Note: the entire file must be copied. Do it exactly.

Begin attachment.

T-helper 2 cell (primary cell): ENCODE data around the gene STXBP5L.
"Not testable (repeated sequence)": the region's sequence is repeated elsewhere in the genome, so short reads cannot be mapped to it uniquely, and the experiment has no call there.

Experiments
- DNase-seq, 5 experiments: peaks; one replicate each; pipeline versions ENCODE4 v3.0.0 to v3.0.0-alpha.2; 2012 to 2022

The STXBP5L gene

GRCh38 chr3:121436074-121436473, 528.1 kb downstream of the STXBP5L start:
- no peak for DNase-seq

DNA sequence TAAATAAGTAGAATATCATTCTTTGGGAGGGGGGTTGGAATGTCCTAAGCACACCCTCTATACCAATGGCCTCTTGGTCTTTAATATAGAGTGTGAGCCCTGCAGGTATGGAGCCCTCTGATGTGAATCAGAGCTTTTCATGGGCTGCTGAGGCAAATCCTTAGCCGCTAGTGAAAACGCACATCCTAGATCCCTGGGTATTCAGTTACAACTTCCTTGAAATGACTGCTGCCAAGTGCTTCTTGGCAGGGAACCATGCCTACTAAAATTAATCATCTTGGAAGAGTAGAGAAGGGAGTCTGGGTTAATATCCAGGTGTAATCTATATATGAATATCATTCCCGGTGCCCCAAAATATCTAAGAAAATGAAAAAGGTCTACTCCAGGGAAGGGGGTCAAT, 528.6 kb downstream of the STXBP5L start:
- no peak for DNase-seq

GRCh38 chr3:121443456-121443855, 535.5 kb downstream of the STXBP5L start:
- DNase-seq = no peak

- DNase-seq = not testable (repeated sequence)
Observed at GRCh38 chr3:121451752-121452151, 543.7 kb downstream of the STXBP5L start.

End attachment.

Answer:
T-helper 2 cell (primary cell): ENCODE data around the gene STXBP5L.
"Not testable (repeated sequence)": the region's sequence is repeated elsewhere in the genome, so short reads cannot be mapped to it uniquely, and the experiment has no call there.

Experiments
- DNase-seq, 5 experiments: peaks; one replicate each; pipeline versions ENCODE4 v3.0.0 to v3.0.0-alpha.2; 2012 to 2022

The STXBP5L gene

GRCh38 chr3:121436074-121436473, 528.1 kb downstream of the STXBP5L start:
- no peak for DNase-seq

DNA sequence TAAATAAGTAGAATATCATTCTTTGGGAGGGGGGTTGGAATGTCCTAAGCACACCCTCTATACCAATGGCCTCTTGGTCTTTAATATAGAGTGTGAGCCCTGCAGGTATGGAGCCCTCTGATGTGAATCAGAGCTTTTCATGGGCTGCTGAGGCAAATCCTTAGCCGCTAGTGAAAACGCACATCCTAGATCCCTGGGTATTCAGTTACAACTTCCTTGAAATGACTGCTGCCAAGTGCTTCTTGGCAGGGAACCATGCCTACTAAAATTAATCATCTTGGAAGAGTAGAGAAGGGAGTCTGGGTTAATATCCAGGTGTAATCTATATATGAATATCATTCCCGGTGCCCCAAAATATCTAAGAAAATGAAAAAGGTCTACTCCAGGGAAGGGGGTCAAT, 528.6 kb downstream of the STXBP5L start:
- no peak for DNase-seq

GRCh38 chr3:121443456-121443855, 535.5 kb downstream of the STXBP5L start:
- DNase-seq = no peak

- DNase-seq = not testable (repeated sequence)
Observed at GRCh38 chr3:121451752-121452151, 543.7 kb downstream of the STXBP5L start.